Pacific Islands’ proposed carbon levy on shipping could be a lifeline for developing countries
Small Pacific Islands have proposed an ambitious universal carbon levy for the shipping industry that will hopefully not only accelerate a transition in that industry, but also help developing countries adapt to and mitigate climate-crisis events.
A lack of alternative zero-emission fuels and low commercial viability for green fuels in the maritime sector leave a gap for carbon pricing that could solve the sector’s slowed decarbonisation, which will bolster an appetite for those alternative fuels. One of the most ambitious proposed carbon pricings comes from the climate-vulnerable Solomon and Marshall Islands.
The carbon levy for the shipping industry remains a measure that progressive countries hope will finally be adopted, with its head rearing once again at the 79th Maritime Environment and Protection Committee, (MEPC) hosted by the International Maritime Organisation (IMO) in London.
The adoption of the Paris Agreement at COP21 in 2015 (which the Marshall Islands played a critical role in bringing to life) – ambitious commitments to protect the environment and limit surpassing global average temperatures beyond 1.5°C – left out progressive measures for the shipping and aviation industries.
With this knowledge and climate action gap, the Solomon and Marshall Islands drafted a proposal for the $100 per ton of emissions levy.
“[The carbon levy proposal] came out in 2015 and was presented to the [International Maritime Organisation] a few years later. It’s the most ambitious because the Pacific region is the most vulnerable, and they thought that someone had to do something,” Michael Prehn, Solomon Islands counsellor to the IMO, told Daily Maverick.
Other countries and organisations have put forward a carbon levy that has priced carbon way below what would drive countries to lowering their greenhouse gas emissions and push the shipping fuels market to alternatives.
The International Chamber of Shipping, a global trade association for ship owners and operators, suggested the industry be priced according to a ship’s fuel intensity. Japan had suggested $56 to $73 per tonne of CO2 for the year 2025 where the costs would benefit zero-emissions ships, with all ships paying the levy.
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Norway and Austria had proposed a market price of capital and trade, and cost compliance with standard respectively, where overcompliant ships would benefit and undercompliant ships would pay the levy.
Prehn said of the Pacific Islands’ $100 carbon levy: “This plan will remove carbon as much as Germany does; about 3% of the world’s total – it will do that by 2050; zero emissions by 2050!”
Slow to act
In an ideal situation, the next step would be for the growing support of the levy to be tabled, adopted into the International Convention for the Prevention of Pollution from Ships (Marpol), the shipping industry’s marine environment pollution prevention policy, and enforced to all ships.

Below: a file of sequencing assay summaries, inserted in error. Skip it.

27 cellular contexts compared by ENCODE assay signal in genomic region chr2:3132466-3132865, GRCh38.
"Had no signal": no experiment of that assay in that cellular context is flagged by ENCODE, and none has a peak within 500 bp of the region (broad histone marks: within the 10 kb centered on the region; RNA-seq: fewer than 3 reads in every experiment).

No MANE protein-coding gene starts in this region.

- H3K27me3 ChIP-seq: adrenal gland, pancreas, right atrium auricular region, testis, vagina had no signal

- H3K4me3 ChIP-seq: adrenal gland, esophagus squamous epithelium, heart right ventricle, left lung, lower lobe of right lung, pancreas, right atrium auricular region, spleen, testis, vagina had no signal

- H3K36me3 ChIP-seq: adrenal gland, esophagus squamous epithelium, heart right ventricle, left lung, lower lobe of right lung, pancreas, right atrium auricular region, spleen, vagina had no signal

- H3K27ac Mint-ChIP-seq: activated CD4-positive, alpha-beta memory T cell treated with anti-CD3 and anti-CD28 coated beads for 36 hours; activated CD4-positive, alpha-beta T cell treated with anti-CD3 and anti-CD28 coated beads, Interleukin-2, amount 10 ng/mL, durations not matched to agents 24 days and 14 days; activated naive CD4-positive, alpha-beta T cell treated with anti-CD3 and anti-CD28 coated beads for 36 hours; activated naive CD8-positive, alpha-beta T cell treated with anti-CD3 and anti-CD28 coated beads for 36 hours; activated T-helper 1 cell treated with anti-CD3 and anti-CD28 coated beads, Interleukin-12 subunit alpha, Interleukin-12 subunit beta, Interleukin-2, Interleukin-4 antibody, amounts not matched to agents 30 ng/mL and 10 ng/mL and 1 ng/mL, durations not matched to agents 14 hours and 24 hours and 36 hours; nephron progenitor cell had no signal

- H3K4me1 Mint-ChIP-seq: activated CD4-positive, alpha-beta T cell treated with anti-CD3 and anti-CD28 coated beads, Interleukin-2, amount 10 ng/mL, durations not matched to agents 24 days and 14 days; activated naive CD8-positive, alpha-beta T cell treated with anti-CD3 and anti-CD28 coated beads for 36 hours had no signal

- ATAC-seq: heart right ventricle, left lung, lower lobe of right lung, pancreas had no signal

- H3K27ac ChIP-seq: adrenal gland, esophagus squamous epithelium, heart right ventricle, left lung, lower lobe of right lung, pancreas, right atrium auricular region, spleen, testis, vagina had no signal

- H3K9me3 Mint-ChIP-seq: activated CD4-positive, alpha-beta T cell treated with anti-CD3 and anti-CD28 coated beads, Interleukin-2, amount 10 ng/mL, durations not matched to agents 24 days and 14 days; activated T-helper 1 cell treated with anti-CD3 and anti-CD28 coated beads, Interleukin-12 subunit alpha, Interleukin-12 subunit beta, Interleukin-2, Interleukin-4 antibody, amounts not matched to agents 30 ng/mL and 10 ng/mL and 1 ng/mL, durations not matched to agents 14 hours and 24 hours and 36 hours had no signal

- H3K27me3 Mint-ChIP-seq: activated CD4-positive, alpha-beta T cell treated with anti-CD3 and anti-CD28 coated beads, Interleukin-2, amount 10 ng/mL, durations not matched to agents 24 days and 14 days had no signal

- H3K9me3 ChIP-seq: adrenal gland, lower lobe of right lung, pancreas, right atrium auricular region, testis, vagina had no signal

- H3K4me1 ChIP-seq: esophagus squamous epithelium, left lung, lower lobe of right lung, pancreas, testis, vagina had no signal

After the Paris Agreement adoption and several red flags over the status of a biological collapse spurred by the climate crisis, the MEPC has yet to take ambitious steps to reduce its carbon output which contributes 3% to global emissions, almost the same as the African continent.
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History has shown that the IMO is a reactive body that will be pushed to take action when a devastating event shakes the industry; much of this has been with regards to the safety of the maritime industry. One could argue however, that the climate crisis is a devastating event, to which the industry contributes a great deal.
Daneiele Rao of Carbon Market Watch said more countries were on board with a fast-approaching deadline to decarbonise the shipping industry in a way that would best benefit the vulnerable.
“Climate-ambitious countries must keep the drumbeat going next week on the 2030 targets, and, if they are serious about just transition, support the $100 carbon levy proposal by the Marshall Islands and the Solomon Islands,” it said.
It comes as no shock, therefore, that while the agenda of MEPC79 seeks to develop a revised strategy on the reduction of greenhouse gas emissions in shipping, there is no mention of paving the way towards a carbon levy.
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Though the levy could potentially be tabled at the next meeting, MEPC80. This has been a consistent act when it comes to the IMO making decisions about climate action and the shipping industry, despite an acknowledgement of the urgency of the issue.
Albons Ishoda, ambassador of the Marshall Islands to South Korea, said in a briefing that everyone knows we need to be 1.5°C-aligned, but because some countries felt like the conversation was too related to the COP process, it was being pushed back.
“Our goal is to make sure that by 2030 we have a number; 50% [emissions reductions] by 2030,” said the ambassador, referring to pushing a fossil fuel-free agenda and the implementation of the carbon levy. “The way the discussions are going; everyone seems to be saying, ‘We’ll get to it!’ It doesn’t seem like it’s urgent yet.”
The funds from the levy would be reinvested into the sector to create technologies to help reduce carbon emissions, but also help developing countries in transitioning the role they play in the shipping industry.
He added: “For a country like the Marshall Islands, every year counts because of our geographical location and conditions. So we want to make sure that there is one target that we can work for as an organisation; that we can meet and then come together and agree on the intermediary targets to get to zero emissions. We cannot get to zero suddenly!” DM/OBP